Winter in Budapest: A symbolic bridge
RUTH ALLEN strolls through Budapest. We are often urged by songs to spend April in Paris, or summer in the city, or autumn in New England … But how often have songsmiths hailed the pleasures of winter in Budapest? It may at first not sound an inviting prospect, with images of snow, mist, cold and a frozen River Danube. Yet such conditions will not put off the hardy Scot – indeed there are these and many other Budapest features that a Scottish visitor will easily recognise.
A walk along the river bank will bring you to a suspension bridge that reminds you of Glasgow’s River Clyde crossing. And no wonder, designed as it was by London engineer William Clark and built by Scotsman Adam Clark through the 1840s. The latter is most fondly remembered by Hungary with commemorative plaques at one end of this Chain Bridge and Adam Clark Square at the other.
Further on in Kossuth Square, a statue to 19th century Hungarian freedom fighter Lajos (Louis) Kossuth harbours a series of other Scottish connections. Like his fellow nationalist hero from Italy, *Giuseppe Garibaldi, Kossuth was a great fan of Scotland (“the land of liberty”), seeing William Wallace as the prototype nationalist rebel hero and lending his moral and financial support to the building of the Stirling Wallace Monument. Also like the Italian patriot he corresponded with radical Glasgow businessman John McAdam. But unlike Garibaldi, the exiled Hungarian did get a chance to visit Glasgow in 1856 to thank an enthusiastic City Hall audience for their support for his cause of Hungarian independence (as well as enjoying “a feast of strawberries” after the meeting!).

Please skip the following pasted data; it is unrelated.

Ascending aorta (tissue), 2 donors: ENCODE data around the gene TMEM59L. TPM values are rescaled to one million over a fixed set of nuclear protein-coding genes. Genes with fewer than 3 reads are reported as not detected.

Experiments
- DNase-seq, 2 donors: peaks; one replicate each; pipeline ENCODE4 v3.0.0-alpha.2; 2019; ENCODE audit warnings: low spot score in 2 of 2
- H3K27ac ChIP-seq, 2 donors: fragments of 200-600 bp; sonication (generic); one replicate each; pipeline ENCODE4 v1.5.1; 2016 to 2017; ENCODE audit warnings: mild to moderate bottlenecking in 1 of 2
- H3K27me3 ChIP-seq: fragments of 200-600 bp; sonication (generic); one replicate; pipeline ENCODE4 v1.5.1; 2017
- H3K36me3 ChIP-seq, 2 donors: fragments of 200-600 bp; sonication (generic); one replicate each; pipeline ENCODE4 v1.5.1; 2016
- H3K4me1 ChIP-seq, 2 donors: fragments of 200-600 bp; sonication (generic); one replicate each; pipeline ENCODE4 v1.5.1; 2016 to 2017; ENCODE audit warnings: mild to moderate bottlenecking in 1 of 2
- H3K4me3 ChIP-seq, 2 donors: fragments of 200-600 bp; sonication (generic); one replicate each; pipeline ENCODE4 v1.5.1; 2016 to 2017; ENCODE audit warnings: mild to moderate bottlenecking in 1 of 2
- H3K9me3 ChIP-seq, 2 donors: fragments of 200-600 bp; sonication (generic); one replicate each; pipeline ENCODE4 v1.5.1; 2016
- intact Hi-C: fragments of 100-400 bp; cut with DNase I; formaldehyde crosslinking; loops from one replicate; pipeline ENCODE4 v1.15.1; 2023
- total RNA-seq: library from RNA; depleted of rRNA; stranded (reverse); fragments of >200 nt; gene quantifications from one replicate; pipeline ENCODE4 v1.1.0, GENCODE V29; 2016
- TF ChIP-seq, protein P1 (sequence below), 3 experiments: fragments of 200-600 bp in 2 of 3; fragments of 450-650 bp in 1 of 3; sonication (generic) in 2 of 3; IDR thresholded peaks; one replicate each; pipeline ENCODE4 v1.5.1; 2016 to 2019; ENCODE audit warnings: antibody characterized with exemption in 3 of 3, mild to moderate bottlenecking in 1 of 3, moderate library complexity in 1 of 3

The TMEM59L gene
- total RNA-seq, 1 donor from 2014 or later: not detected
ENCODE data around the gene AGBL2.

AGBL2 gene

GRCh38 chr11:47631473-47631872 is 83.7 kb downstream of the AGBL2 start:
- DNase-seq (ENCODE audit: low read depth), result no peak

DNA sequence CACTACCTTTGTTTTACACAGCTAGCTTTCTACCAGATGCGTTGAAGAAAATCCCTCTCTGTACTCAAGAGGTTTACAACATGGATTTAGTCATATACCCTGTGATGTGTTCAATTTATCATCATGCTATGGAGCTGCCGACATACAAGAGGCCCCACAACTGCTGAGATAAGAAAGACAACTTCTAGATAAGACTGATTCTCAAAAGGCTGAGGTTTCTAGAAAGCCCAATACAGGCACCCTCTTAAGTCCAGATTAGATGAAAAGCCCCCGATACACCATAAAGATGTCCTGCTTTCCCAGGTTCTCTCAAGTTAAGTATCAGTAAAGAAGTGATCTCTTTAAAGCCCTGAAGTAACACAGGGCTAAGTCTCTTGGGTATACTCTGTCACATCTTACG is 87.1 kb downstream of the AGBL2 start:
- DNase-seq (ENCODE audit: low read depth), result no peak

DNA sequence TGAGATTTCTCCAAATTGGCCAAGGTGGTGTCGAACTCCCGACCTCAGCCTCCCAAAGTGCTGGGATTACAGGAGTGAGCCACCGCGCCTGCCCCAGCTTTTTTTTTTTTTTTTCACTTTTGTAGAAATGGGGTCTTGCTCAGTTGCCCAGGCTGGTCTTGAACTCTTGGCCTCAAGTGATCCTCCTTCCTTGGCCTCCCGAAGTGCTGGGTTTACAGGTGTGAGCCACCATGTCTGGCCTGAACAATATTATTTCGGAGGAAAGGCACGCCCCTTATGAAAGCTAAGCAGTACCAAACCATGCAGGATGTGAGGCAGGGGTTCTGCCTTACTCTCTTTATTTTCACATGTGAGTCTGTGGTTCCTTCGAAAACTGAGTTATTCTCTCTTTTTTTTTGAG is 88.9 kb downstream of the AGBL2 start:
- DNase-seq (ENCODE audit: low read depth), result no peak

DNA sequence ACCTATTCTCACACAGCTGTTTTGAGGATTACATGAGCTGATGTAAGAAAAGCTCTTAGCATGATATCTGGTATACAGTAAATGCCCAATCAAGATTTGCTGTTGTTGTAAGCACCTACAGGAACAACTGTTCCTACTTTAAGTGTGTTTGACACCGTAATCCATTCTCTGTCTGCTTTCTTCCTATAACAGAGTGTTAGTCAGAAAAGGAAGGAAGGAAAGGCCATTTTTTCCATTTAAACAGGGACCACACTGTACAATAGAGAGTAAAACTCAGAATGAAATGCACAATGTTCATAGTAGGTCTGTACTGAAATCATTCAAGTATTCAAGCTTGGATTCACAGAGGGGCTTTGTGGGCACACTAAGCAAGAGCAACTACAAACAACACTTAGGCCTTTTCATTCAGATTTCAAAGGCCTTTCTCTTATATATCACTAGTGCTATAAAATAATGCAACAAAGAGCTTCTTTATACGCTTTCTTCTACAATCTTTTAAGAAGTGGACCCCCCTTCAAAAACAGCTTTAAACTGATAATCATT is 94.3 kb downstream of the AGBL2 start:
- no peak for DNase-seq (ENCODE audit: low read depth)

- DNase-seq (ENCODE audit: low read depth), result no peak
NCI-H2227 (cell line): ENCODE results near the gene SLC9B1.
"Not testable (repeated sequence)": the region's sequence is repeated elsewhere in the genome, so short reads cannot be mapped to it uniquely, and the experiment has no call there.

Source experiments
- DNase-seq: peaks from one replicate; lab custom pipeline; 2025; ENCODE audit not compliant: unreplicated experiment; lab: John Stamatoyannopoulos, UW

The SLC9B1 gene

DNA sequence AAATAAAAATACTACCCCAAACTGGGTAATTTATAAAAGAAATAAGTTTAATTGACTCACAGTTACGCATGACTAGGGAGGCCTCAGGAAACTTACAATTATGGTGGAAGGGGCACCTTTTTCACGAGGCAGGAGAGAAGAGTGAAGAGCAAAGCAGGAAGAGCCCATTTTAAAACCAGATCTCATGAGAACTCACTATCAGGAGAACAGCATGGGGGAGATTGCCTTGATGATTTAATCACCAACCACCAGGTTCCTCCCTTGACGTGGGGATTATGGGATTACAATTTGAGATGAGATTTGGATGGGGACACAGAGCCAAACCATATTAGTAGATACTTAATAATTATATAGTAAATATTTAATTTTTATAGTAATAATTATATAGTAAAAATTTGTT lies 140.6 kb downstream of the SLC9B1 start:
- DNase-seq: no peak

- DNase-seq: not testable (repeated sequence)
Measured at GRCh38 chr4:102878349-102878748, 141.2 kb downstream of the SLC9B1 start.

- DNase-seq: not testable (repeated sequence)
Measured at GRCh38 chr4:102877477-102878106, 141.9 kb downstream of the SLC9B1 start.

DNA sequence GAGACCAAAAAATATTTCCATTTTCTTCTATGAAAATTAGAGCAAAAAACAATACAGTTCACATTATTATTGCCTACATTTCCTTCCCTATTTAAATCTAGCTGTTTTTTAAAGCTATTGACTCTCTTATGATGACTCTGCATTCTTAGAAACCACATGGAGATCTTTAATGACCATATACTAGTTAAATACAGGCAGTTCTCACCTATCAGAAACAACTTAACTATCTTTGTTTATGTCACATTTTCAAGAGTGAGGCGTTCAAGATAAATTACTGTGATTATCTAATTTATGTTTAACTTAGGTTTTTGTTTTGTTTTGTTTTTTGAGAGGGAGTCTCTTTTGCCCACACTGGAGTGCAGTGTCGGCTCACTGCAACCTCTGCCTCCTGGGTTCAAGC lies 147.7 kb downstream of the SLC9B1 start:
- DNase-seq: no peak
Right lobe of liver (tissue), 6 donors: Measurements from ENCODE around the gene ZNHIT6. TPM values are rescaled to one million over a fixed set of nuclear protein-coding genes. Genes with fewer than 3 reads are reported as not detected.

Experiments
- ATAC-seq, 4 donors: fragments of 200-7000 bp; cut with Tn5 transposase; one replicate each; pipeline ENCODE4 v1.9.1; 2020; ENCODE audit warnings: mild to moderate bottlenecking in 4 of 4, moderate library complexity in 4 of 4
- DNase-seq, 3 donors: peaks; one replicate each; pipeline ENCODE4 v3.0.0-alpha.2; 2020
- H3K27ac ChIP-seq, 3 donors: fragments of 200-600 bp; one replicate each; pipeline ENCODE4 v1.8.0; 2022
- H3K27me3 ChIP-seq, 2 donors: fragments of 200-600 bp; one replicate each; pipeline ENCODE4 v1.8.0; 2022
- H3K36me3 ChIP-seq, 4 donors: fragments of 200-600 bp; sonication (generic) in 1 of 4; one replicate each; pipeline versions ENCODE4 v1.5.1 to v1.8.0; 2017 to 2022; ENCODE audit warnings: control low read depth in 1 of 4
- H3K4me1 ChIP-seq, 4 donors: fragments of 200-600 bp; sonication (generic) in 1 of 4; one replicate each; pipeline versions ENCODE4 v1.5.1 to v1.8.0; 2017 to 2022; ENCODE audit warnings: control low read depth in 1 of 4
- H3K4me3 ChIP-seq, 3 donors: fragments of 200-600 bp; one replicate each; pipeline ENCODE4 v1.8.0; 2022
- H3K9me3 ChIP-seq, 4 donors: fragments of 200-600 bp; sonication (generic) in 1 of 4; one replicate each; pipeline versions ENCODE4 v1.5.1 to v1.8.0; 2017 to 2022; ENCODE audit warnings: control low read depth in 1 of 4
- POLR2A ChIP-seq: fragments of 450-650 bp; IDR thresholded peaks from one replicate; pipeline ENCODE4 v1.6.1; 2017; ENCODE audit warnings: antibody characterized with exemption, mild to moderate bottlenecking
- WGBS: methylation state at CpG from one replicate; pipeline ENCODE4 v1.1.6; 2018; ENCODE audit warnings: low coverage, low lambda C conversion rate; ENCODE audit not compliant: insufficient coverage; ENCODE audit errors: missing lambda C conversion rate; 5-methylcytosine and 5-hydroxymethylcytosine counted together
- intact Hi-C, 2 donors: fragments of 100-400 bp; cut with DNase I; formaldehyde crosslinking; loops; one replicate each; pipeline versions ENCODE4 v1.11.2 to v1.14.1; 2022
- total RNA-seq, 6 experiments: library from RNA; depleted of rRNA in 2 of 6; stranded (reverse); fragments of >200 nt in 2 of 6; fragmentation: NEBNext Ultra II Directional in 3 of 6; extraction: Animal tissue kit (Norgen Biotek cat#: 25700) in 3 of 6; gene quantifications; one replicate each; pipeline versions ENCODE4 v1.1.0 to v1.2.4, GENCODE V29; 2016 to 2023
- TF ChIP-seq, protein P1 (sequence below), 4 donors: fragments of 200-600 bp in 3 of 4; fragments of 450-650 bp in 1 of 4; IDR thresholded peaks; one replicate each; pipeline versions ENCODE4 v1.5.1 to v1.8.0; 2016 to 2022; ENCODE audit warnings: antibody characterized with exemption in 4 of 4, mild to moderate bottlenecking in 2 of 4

Scots who are noted for their spirit of adventure will not want to turn down the chance to sample the local Budapest potent spirit, Unicom. The recipe for this herbal concoction has been a well-kept family secret for over a hundred years and survived the Nazi invasion of Hungary in World War Two.
There are frequent flights to Budapest and a good selection of hotels on both sides of the river. Our choice was on the Pest side, close to the modern city centre, the K and K Opera Hotel, Revay Utca 24. As the name suggests, it is just round the corner from the Hungarian State Opera House, where we enjoyed a memorable Hogmanay special that brought in the bells in cultural style.
Within easy walking distance are the main sights of Budapest – St. Stephen’s Basilica, Franz Liszt Academy of Music, Szechenyi Chain Bridge, the spectacular Parliament Building, Hungarian National Museum, Buda Castle, Hero Square and of course an unrivalled choice of thermal baths of which the Gellert probably leads the field in olde worlde charm. If there is nothing on at the Opera, a visit to the nearby Belcanto restaurant will satisfy your musical ear as the singing waiters offer a selection of classic arias between courses.
Pub quiz time! Question: What were the two middle names of US librarian Melville Dewey, founder of the Dewey Decimal System? Answer: Louis Kossuth (so impressed were his parents with the Hungarian nationalist!).
* See Ruth Allen’s story – the Great Italian Biscuit Bake-Off
Main pic, Szechenyi Chain Bridge, by Ruth Allen.